UAE cracks down on illegal software

Recent raids conducted by the UAE Ministry of Information found 34 of the Emirate’s resellers in possession of illegal software, including Windows 98, Windows XP, Office XP and Adobe Photoshop.

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By  Zoe Moleshead Published  August 19, 2002

Recent raids conducted by the UAE Ministry of Information found 34 of the Emirate’s resellers in possession of illegal software, including Windows 98, Windows XP, Office XP and Adobe Photoshop.

The Ministry of Information confiscated 47 PCs loaded with illegal software programs and 550 counterfeit Windows 98, Windows XP, Office 97 and Office XP CDs during the raids.

“The copyright law in the UAE is very clear. It states that those who are caught manufacturing or importing pirated work for either sale, rent, use or circulation without permission, will face the serious consequences that go hand in hand with breaking the law,” said Salem Al-Ameri, general manager, censorship department, Ministry of Information and Culture.

“These include criminal charges and penalties, varying from confiscation of illegal goods, to heavy fines and in some cases a prison term,” added Al-Ameri.

Al-Ameri also criticised resellers for denying software developers legitimate earnings and for endangering users by selling illegal software.

“The resellers found guilty of violating the law by selling unlicensed copies of software need to understand that their illegal activity and earnings are simply not fair on the software developers who invest huge amounts in their research and development. Not only are they making illicit profits but they are putting all users at risk and hurting the legitimate technology industry in general,” he explained.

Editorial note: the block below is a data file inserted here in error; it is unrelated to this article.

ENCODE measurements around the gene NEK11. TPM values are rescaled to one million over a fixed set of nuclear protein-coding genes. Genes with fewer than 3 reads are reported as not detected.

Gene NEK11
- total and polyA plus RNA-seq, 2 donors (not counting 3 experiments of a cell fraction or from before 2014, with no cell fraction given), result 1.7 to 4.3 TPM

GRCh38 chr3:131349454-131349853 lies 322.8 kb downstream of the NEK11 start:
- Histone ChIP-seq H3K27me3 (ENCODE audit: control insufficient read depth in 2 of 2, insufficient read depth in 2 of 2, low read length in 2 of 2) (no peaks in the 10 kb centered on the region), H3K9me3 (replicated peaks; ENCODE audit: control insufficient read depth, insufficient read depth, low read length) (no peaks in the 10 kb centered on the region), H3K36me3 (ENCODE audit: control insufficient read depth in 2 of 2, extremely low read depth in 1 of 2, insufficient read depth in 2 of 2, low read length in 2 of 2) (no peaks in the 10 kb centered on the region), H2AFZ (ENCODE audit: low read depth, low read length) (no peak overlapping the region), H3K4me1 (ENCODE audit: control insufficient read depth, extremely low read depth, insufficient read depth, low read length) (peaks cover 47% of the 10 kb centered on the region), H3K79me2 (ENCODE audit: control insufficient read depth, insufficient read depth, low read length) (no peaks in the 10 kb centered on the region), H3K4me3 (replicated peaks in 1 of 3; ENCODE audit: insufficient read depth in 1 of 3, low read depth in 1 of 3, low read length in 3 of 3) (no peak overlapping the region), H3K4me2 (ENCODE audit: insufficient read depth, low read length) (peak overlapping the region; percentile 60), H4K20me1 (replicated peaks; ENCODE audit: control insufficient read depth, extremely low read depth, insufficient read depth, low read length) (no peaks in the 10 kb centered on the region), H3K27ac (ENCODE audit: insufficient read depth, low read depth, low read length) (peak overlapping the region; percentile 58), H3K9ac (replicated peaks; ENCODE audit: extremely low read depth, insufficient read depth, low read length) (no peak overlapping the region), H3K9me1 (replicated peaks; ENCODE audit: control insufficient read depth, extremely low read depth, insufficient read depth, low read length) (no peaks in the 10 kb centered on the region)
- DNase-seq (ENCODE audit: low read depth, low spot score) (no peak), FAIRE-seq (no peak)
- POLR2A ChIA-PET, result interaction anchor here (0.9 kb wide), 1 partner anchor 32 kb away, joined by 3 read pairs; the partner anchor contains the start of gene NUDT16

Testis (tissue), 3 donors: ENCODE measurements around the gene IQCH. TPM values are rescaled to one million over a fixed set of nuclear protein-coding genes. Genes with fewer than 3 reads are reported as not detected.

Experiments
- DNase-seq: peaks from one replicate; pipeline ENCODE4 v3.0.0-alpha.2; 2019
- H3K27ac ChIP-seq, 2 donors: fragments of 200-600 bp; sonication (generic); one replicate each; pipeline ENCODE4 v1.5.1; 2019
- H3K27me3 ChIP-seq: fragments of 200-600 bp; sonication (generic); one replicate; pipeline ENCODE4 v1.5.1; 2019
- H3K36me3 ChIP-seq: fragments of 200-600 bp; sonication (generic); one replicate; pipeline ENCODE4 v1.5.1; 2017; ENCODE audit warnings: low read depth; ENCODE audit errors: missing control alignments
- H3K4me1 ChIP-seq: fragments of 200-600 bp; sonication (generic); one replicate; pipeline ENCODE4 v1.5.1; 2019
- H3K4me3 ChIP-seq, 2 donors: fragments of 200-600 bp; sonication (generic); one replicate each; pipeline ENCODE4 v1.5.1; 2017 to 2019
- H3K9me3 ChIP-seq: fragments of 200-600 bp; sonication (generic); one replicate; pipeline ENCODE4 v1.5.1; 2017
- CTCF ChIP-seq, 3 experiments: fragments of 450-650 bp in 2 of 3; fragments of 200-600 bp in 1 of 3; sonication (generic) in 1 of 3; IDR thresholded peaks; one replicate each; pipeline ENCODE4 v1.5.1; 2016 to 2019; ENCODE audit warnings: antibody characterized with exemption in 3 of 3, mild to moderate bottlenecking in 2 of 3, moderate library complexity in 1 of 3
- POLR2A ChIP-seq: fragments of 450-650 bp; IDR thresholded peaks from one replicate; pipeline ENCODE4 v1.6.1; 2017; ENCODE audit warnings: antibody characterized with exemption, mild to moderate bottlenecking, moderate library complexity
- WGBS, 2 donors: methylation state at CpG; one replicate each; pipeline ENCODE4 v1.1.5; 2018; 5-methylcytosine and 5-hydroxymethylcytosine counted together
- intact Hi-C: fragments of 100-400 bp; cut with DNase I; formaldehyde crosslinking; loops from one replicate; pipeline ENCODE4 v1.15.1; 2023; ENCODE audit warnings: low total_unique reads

The UAE’s attempts to reduce piracy activities have also been strengthened by the recent passing of a new Federal Copyright Law, No.7 in the Emirate.

“We believe that education and awareness is the key to controlling the spread of piracy and raids are always taken as a last resort. No action is taken against any company until several notices have been presented, in addition to offers of assistance from the BSA to license their software. If all efforts fail only then will the authorities take action against those companies in breech of the copyright law,” continued Al-Ameri.

“The BSA applauds the UAE Ministry of Information for their unrelenting and dedicated enforcement efforts in the fight against the piracy menace. The result has been, the emergence of the UAE as a role model in combating illegal software and maintaining the lowest piracy levels in the region,” said Jawad Al Redha, regional director, Business Software Alliance.

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